JJ Grey & Mofro: Higher Ground, South Burlington, VT 7/11/08

In turns insinuating, infectious and inspiring, the music of JJ Grey and Mofro connected so deeply with the hundred or so people in Higher Grounds Lounge, it’s doubtful the packed house in the larger ballroom (amassed from a line winding into the parking lot) contained more passion.

Over the last couple years, Mofro have morphed from a quirky neo-blues band into a bonafide soul review. With the horns and churchy organ, it would be easy to predict Grey and company would get a hearty response from an audience anxious for a good time on a Friday night. But without the bandleader’s commitment to the music and the fervor contained in songs like "Lochloosa," it’d all be for naught.

It was quite the contrary though, especially when you hear the spontaneous sing-along arising from the pre-mentioned song’s deeply Southern ambiance.  If you wonder how a select group of Vermonters would  respond, go no further than J.J.’s line about "one more developer" and know that healthy provincialism knows no state lines or geographical boundaries.

Truth be told though, Mofro exerted just the right push and pull throughout their single set. They might’ve taken the extended improv on the aforementioned cut a bit further, especially since Grey and band co-founder/guitarist Daryl Hance have the chemistry to extend themselves and still maintain the languorous swampy atmosphere. But the chunky rockers like "Ho Cake" were effectively wrought: no keyboard bass is fuller or deeper than Adam Scone’s and if more up-tempo tunes like "Mississippi" didn’t contain drummer AC Cole’s syncopation, they’d be less distinctive, no more than riff tunes.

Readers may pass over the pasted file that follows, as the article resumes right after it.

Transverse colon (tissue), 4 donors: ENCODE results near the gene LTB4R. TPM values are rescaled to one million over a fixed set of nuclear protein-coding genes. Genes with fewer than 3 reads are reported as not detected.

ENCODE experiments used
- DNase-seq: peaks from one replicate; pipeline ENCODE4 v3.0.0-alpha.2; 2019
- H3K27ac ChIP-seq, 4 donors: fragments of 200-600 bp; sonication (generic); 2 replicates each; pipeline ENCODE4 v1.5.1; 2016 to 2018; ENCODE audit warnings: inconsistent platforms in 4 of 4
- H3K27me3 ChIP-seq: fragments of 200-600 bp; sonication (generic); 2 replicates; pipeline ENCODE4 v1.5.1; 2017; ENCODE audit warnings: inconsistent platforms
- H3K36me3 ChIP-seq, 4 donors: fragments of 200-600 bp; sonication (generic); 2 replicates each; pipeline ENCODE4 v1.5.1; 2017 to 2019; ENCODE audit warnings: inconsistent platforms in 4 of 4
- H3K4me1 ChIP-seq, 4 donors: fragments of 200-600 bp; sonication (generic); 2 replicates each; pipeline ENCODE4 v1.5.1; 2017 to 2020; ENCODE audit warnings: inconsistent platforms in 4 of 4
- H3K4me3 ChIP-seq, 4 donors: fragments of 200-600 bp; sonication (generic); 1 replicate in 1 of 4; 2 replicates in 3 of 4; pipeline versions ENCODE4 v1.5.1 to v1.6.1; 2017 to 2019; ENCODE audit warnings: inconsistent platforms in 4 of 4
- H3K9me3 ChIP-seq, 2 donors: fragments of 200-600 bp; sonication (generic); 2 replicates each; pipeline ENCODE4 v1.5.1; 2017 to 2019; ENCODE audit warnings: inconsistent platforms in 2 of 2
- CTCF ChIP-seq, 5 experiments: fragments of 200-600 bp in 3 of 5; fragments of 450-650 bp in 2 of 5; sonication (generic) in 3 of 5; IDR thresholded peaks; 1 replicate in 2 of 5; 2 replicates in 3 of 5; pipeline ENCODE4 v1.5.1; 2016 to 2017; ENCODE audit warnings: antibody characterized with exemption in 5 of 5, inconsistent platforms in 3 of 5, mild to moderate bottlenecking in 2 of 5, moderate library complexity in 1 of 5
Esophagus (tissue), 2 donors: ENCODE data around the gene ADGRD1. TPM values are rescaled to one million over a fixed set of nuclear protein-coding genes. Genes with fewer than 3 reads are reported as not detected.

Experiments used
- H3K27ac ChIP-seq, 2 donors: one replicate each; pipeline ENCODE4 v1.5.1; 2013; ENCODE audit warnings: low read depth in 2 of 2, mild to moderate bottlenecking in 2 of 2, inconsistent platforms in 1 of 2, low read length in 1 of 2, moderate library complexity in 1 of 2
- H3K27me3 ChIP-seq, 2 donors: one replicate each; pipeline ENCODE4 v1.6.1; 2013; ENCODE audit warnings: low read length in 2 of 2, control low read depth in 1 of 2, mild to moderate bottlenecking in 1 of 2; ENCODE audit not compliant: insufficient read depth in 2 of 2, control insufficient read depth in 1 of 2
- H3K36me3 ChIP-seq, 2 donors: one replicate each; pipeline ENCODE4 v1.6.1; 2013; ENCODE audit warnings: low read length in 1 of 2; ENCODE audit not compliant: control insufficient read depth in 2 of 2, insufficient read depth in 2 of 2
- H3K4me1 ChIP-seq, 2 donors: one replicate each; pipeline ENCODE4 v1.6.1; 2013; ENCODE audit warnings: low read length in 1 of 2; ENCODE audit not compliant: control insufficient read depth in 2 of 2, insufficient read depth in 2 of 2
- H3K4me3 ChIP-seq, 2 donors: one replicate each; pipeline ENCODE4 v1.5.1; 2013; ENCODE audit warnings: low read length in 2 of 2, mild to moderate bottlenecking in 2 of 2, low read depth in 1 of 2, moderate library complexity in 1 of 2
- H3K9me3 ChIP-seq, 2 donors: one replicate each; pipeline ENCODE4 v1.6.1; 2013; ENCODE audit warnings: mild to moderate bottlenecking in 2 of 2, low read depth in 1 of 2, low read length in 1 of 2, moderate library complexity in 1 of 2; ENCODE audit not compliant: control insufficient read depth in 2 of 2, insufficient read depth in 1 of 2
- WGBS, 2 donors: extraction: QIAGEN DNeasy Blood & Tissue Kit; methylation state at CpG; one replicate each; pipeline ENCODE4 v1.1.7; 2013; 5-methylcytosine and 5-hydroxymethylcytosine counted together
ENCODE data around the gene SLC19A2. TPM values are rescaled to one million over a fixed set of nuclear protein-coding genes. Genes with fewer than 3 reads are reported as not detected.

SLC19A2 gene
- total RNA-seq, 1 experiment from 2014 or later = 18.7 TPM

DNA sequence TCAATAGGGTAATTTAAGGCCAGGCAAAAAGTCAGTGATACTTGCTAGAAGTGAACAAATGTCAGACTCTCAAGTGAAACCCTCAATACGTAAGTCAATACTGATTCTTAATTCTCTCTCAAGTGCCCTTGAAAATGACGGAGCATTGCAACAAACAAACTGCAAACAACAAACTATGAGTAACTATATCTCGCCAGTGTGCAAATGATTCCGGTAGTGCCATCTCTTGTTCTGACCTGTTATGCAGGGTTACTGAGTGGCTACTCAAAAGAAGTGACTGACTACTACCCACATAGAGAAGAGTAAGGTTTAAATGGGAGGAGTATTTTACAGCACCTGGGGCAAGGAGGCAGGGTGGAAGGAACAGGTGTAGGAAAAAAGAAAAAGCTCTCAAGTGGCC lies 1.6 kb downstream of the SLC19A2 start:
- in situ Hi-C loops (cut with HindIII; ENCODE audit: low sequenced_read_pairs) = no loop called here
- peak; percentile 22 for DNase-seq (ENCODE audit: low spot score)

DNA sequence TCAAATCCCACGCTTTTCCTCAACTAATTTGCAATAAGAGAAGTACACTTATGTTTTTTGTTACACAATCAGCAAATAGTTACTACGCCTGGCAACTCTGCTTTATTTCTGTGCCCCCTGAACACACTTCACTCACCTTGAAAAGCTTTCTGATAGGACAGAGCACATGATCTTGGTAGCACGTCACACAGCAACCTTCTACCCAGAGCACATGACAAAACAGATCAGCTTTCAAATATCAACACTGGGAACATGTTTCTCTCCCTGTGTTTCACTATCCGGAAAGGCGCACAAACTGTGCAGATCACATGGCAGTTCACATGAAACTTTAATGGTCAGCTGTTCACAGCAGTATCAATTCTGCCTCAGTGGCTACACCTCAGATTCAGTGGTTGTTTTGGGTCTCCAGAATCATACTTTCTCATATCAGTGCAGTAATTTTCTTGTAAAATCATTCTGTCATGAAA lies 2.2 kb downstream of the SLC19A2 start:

Clearly, JJ Grey and Mofro have developed their own personality, yet their roots in R & B and Soul sound even more authentic with the presence of the two-man horn section. The trumpet of Dennis Marion cools the fire just enough when he solos while, in the same proportion, the sax of Art Edmaiston absolutely scorches. And the call and response between those two and Grey wailing on blues harp during the Bo Diddley-derived encore was not only ingeniously conceived but also executed with a playful spirit befitting a joyful close of the show.

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